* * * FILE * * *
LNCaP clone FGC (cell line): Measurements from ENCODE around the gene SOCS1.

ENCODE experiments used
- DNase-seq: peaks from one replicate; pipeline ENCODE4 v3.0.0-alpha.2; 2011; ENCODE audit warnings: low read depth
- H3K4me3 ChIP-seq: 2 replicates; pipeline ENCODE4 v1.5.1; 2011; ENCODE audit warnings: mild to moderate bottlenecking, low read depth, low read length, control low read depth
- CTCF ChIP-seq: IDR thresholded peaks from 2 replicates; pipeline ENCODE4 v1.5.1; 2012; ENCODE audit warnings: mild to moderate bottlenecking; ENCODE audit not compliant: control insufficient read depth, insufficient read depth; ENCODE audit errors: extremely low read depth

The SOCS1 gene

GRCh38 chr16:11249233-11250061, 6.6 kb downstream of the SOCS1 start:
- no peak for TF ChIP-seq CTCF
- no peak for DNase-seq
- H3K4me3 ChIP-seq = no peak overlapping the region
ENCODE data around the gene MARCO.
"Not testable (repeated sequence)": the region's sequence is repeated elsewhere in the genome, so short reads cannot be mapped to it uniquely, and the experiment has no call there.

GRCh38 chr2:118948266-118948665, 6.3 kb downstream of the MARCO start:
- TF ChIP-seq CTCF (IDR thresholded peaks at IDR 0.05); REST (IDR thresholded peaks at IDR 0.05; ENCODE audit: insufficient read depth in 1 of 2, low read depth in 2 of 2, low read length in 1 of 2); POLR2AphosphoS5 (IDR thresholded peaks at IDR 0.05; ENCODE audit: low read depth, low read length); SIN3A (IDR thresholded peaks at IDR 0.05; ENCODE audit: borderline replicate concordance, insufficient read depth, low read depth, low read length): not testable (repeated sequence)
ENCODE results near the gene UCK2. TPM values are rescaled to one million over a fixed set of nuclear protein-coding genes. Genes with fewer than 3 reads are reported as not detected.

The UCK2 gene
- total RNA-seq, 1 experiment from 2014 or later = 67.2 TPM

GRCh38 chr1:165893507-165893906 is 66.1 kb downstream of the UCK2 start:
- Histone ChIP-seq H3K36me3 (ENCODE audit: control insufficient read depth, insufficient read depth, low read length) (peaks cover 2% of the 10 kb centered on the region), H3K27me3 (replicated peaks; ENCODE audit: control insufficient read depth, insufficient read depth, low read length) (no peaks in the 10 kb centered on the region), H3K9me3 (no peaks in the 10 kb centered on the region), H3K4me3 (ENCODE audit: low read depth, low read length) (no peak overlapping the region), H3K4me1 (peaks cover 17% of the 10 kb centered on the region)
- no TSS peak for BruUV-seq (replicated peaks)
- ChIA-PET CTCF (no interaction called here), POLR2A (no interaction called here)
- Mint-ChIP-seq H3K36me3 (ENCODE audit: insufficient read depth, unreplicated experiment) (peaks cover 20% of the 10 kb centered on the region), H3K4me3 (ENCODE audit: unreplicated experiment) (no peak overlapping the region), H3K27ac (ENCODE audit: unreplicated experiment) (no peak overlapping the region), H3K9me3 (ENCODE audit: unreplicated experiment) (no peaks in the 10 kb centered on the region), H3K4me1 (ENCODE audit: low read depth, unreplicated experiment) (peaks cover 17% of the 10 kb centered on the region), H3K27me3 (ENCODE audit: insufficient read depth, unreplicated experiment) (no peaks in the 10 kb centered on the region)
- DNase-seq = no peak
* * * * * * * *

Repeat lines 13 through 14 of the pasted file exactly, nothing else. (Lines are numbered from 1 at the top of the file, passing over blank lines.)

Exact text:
GRCh38 chr2:118948266-118948665, 6.3 kb downstream of the MARCO start:
- TF ChIP-seq CTCF (IDR thresholded peaks at IDR 0.05); REST (IDR thresholded peaks at IDR 0.05; ENCODE audit: insufficient read depth in 1 of 2, low read depth in 2 of 2, low read length in 1 of 2); POLR2AphosphoS5 (IDR thresholded peaks at IDR 0.05; ENCODE audit: low read depth, low read length); SIN3A (IDR thresholded peaks at IDR 0.05; ENCODE audit: borderline replicate concordance, insufficient read depth, low read depth, low read length): not testable (repeated sequence)